These sessions take the form of forty-five-minute tour and an hour session in Saint Stephen’s Chapel. Resources for the sessions include medieval pilgrim costumes and replica wax limbs that would have traditionally been offered at the tomb of St William of York. We have offered free sessions to local schools for the autumn term. This will enable the team to finesse the offer and evaluate what’s working and what isn’t. In January 2024 we will launch the offer in earnest to UK based schools.
Having schools back for facilitated learning at York Minster is something we are all really looking forward to. Staff and volunteers alike feedback how enriching it is to see the delight on children’s faces as they wend their way through this magnificent building.
Head of Events & Participation, York Minster
- Fellowship in a Field: The Walsingham Youth Pilgrimage 2023 by Jane Southward
Imagine the scene – a field in the middle of nowhere, transformed into a camp site complete with a central big top. From this big top comes the sound of 300+ voices raised in praise of God. Look inside to see teenagers kneeling before the Blessed Sacrament at the moment of consecration and sharing the message of the Gospel. This is the nub of the Walsingham Youth Pilgrimage.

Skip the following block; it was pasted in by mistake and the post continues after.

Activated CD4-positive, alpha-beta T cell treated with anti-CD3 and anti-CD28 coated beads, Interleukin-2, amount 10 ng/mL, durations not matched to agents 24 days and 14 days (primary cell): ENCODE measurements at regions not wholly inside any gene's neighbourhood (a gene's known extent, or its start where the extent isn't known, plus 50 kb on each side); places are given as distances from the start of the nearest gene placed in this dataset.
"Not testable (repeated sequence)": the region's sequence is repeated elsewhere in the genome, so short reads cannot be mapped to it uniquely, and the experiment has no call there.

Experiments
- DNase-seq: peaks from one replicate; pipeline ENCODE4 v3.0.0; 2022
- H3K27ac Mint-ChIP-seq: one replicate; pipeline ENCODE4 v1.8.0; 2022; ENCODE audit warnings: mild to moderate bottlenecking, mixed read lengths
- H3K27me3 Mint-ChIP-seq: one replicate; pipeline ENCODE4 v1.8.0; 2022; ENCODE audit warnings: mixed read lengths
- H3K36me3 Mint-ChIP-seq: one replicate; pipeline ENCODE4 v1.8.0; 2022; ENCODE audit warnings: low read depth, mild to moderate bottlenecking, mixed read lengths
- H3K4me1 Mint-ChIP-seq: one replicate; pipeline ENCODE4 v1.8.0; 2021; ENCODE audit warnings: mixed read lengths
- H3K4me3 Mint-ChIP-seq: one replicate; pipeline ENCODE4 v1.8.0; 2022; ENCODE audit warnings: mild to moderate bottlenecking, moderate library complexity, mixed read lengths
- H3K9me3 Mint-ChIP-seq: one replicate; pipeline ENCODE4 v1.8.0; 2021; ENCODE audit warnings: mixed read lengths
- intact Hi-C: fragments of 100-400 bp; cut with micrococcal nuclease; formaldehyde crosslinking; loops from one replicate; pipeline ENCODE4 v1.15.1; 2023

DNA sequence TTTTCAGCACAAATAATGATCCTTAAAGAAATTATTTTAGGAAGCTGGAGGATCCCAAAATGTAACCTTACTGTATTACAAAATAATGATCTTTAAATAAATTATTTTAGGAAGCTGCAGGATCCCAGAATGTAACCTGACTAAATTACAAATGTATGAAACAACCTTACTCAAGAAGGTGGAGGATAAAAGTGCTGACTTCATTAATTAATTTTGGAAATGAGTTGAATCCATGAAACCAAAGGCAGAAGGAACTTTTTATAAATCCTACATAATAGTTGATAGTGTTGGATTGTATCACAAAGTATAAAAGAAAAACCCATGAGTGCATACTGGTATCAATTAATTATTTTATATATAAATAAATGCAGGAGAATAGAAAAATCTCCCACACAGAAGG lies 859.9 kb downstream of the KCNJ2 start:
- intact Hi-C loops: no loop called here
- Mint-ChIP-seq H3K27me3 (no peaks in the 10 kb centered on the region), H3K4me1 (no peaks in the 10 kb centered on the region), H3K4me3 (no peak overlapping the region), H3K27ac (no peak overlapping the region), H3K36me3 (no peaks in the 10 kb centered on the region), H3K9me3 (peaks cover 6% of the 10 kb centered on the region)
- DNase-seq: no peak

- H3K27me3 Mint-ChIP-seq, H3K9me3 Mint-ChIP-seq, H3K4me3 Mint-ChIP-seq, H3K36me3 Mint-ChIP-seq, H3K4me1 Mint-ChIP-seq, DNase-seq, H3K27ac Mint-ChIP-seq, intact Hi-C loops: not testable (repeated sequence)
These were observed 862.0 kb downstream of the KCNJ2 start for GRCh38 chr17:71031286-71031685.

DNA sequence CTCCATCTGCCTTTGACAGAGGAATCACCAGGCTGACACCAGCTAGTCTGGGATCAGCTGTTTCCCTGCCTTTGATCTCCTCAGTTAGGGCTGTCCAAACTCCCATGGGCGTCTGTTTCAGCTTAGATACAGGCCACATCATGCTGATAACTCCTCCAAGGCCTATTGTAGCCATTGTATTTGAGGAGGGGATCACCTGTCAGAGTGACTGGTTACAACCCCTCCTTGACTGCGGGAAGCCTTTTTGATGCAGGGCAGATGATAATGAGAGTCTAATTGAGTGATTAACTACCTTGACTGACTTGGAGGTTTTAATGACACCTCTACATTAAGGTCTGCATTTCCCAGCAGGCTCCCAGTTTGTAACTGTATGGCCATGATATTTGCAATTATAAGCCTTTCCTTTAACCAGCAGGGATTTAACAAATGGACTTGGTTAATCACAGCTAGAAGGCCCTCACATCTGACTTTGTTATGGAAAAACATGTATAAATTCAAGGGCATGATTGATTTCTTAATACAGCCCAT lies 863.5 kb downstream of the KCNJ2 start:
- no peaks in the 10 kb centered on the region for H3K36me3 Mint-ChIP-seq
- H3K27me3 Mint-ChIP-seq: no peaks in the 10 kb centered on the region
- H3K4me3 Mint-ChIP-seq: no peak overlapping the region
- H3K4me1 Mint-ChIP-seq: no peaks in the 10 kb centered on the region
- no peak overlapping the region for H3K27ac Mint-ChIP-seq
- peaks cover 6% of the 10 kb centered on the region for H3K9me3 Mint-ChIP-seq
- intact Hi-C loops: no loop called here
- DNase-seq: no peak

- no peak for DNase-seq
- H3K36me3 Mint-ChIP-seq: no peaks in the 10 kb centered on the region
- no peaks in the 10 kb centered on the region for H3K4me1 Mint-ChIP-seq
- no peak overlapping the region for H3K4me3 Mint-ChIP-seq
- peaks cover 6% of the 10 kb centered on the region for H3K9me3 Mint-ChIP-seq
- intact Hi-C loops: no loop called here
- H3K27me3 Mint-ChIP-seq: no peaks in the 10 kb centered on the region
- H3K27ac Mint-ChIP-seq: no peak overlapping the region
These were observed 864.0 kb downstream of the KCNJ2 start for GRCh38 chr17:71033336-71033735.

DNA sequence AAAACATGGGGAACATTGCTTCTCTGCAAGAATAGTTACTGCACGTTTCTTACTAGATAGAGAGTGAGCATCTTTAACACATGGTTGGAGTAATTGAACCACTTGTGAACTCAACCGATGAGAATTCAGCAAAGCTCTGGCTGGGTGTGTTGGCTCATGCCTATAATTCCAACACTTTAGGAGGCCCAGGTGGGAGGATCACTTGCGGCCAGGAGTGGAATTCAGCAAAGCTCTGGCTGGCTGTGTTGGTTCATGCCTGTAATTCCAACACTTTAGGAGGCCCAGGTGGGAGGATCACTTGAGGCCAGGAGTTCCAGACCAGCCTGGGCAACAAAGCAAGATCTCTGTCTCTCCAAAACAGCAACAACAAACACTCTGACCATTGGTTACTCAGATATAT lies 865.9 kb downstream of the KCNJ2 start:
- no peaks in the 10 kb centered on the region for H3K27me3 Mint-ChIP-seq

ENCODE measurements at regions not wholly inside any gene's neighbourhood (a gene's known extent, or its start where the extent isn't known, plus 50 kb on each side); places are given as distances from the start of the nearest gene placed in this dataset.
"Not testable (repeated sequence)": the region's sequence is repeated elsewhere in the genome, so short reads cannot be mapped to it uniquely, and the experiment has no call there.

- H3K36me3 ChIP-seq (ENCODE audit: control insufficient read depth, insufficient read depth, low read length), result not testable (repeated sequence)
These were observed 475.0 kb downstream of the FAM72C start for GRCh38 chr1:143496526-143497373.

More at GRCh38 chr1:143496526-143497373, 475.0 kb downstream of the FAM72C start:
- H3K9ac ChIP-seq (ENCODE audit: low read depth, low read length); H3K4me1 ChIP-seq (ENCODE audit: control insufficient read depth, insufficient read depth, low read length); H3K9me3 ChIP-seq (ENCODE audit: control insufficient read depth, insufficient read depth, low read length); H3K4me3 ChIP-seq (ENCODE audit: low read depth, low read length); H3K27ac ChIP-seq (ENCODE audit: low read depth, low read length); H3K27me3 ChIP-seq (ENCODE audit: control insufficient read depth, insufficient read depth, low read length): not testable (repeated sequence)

This year the theme was ‘Illuminate: Shining as Lights in the World’. Young people were challenged to become lights for Christ in many different ways and to continue shining in their lives back at home; a message backed up in the daily bible studies. Together, we explored why we should read our bibles, why go to church and bigger questions such as how to pray. It was a joy to share ideas with the pilgrims, who were given cards to take away with ideas for next steps, a bible verse, and a prayer to use at home.
Daily mass in the big top provided the backbone of the pilgrimage, but we did venture to the Shrine itself for a first visit to the Holy House, where each group was able to light a 7-day candle to burn throughout the week for their intentions. We also gathered at the Roman Catholic shrine before walking the Holy Mile in procession, reciting the rosary as we went. Surrounded by wildflowers, in the peace of the countryside, this was incredibly moving. It ended with benediction in the Anglican Shrine grounds in total silence, candle lit and with a beautiful sunset as a backdrop.